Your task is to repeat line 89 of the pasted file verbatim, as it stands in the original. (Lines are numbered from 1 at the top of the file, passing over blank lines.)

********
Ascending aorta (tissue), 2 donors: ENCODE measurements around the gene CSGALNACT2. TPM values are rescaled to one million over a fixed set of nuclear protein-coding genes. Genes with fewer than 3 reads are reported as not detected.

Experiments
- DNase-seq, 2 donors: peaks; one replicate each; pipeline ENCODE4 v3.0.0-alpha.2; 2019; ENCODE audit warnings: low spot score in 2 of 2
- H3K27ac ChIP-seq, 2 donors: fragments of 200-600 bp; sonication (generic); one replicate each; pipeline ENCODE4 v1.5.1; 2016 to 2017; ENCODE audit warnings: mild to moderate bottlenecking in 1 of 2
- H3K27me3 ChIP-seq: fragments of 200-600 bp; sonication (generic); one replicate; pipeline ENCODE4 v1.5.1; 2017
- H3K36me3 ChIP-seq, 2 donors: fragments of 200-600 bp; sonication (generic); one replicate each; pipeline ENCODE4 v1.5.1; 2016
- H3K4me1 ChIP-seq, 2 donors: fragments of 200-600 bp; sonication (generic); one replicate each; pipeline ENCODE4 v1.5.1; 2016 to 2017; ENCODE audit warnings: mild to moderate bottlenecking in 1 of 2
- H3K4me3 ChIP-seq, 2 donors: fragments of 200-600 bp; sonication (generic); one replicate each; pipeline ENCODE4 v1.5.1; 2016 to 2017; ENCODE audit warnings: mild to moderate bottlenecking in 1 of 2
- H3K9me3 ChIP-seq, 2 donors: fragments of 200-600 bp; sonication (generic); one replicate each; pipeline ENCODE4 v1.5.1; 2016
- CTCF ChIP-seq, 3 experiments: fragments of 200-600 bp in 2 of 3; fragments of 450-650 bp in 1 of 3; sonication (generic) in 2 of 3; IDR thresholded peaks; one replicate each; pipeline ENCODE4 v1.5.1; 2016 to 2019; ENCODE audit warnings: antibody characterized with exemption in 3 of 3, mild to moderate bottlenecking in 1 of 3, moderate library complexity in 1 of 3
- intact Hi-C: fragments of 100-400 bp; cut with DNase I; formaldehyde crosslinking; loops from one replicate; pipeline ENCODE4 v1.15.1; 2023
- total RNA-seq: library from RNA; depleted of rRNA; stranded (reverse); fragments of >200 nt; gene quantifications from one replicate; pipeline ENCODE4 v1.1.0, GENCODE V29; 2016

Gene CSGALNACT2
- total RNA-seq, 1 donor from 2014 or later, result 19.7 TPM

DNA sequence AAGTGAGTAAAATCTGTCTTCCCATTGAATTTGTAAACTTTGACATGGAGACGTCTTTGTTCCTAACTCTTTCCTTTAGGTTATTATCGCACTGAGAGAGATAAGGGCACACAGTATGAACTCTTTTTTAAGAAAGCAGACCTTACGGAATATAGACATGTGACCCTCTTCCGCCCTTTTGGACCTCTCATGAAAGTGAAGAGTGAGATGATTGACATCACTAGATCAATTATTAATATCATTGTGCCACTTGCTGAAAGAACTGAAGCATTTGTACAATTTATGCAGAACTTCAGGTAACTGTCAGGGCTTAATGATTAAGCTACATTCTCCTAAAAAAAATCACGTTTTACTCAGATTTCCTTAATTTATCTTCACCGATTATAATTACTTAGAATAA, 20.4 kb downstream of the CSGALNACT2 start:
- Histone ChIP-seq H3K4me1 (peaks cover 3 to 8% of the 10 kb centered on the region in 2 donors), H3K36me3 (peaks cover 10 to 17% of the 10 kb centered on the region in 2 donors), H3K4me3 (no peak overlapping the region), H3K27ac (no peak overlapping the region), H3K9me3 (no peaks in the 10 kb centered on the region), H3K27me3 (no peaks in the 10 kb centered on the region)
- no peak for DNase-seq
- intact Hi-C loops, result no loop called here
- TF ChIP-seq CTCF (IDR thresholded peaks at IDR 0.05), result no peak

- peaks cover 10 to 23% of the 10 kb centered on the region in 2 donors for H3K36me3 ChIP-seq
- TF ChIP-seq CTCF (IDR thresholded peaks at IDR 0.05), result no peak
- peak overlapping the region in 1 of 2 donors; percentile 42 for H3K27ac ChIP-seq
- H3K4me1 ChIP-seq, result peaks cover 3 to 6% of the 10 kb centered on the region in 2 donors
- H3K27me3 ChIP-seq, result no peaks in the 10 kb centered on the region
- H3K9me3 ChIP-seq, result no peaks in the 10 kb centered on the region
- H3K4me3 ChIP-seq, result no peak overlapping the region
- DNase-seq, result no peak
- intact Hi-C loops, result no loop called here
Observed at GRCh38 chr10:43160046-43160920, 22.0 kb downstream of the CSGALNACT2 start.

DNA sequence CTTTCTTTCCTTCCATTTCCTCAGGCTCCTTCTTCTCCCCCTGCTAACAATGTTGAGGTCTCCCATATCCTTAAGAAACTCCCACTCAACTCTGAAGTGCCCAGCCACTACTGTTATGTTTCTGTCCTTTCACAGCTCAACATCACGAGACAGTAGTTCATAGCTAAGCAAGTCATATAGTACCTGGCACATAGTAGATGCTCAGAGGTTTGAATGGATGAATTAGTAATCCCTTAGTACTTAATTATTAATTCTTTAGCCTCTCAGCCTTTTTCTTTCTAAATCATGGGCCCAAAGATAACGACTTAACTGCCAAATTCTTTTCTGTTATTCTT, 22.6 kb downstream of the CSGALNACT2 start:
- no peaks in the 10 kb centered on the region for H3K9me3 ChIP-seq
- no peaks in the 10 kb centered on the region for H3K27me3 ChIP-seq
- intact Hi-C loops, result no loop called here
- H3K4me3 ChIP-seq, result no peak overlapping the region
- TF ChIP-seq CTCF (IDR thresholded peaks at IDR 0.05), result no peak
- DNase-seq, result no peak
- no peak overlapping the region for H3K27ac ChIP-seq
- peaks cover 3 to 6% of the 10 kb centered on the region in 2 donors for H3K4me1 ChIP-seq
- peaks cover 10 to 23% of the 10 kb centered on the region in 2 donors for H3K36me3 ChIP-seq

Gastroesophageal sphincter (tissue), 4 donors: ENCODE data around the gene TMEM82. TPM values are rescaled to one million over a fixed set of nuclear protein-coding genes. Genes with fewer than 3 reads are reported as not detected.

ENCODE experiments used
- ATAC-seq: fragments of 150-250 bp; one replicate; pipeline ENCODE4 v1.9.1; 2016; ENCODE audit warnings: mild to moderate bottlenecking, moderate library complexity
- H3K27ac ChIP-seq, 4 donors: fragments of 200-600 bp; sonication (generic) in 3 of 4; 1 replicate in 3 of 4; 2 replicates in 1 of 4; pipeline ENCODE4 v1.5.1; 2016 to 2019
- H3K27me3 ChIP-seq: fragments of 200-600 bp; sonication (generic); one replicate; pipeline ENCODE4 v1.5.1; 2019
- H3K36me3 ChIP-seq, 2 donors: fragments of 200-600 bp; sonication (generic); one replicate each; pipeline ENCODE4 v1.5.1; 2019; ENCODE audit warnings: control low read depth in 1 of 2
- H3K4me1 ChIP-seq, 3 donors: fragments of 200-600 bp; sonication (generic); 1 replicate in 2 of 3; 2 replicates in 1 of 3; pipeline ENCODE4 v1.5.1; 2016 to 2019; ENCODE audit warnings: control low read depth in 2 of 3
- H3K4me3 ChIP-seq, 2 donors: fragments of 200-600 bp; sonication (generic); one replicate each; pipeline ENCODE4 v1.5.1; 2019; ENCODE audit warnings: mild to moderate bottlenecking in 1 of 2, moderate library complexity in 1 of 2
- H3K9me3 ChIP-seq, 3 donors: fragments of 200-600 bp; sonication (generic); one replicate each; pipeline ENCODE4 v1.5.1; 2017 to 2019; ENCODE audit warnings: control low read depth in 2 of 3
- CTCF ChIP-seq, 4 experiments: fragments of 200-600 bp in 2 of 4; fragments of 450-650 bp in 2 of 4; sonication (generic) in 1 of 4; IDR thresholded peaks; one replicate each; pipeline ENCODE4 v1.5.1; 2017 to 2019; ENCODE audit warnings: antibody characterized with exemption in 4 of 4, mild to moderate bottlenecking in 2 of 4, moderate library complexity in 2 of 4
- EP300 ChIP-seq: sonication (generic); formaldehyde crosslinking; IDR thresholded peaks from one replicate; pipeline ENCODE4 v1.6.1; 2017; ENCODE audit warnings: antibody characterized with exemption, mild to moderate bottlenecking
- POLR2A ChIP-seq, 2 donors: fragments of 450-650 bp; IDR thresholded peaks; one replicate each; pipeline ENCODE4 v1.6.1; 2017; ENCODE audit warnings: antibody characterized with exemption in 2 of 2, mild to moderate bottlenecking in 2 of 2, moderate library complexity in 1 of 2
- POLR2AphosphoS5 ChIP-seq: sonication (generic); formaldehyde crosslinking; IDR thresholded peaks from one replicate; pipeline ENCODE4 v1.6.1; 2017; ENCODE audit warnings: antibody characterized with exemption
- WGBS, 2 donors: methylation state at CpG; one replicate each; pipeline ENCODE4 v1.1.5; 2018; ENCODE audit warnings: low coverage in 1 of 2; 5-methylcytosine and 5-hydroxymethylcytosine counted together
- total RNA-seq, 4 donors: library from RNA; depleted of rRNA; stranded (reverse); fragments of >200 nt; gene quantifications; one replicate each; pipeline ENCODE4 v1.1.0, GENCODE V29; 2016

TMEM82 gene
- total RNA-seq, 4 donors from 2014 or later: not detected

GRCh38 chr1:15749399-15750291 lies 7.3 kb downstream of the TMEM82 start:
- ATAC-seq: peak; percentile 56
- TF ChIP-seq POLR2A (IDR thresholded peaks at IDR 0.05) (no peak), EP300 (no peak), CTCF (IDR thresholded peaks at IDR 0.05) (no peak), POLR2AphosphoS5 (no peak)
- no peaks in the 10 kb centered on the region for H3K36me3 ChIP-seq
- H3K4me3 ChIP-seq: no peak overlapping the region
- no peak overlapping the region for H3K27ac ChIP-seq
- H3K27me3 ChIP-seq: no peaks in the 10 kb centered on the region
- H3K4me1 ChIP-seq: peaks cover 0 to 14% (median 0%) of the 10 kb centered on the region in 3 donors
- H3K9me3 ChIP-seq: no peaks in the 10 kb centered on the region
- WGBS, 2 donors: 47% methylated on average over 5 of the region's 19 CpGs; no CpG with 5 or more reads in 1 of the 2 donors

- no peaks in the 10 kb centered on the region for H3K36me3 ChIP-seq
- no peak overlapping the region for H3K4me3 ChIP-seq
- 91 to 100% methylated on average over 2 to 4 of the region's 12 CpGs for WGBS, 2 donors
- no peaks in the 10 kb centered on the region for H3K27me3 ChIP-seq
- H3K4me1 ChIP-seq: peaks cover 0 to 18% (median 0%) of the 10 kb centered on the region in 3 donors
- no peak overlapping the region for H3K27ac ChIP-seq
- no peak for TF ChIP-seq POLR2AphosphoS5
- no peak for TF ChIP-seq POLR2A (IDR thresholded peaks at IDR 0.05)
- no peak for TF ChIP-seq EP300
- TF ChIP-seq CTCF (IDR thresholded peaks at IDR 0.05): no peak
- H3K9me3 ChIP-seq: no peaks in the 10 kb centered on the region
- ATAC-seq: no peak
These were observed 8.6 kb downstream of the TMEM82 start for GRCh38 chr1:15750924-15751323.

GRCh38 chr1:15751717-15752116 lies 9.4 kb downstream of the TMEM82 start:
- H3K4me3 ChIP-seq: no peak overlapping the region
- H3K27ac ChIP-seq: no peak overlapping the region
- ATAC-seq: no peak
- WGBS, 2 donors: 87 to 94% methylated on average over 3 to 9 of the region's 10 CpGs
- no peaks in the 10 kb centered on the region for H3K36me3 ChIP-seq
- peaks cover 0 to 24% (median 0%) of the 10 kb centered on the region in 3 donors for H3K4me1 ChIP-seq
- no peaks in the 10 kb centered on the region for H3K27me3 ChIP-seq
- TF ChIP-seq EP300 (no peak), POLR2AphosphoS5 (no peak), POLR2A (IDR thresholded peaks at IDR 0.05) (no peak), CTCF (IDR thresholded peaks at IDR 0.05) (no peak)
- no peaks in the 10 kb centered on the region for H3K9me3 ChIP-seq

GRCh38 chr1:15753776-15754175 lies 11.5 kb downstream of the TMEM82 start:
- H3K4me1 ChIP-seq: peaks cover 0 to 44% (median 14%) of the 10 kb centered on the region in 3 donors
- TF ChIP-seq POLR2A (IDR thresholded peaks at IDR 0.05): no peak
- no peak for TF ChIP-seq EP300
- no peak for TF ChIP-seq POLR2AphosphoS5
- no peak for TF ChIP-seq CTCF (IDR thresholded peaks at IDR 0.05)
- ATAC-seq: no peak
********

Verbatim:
- no peaks in the 10 kb centered on the region for H3K9me3 ChIP-seq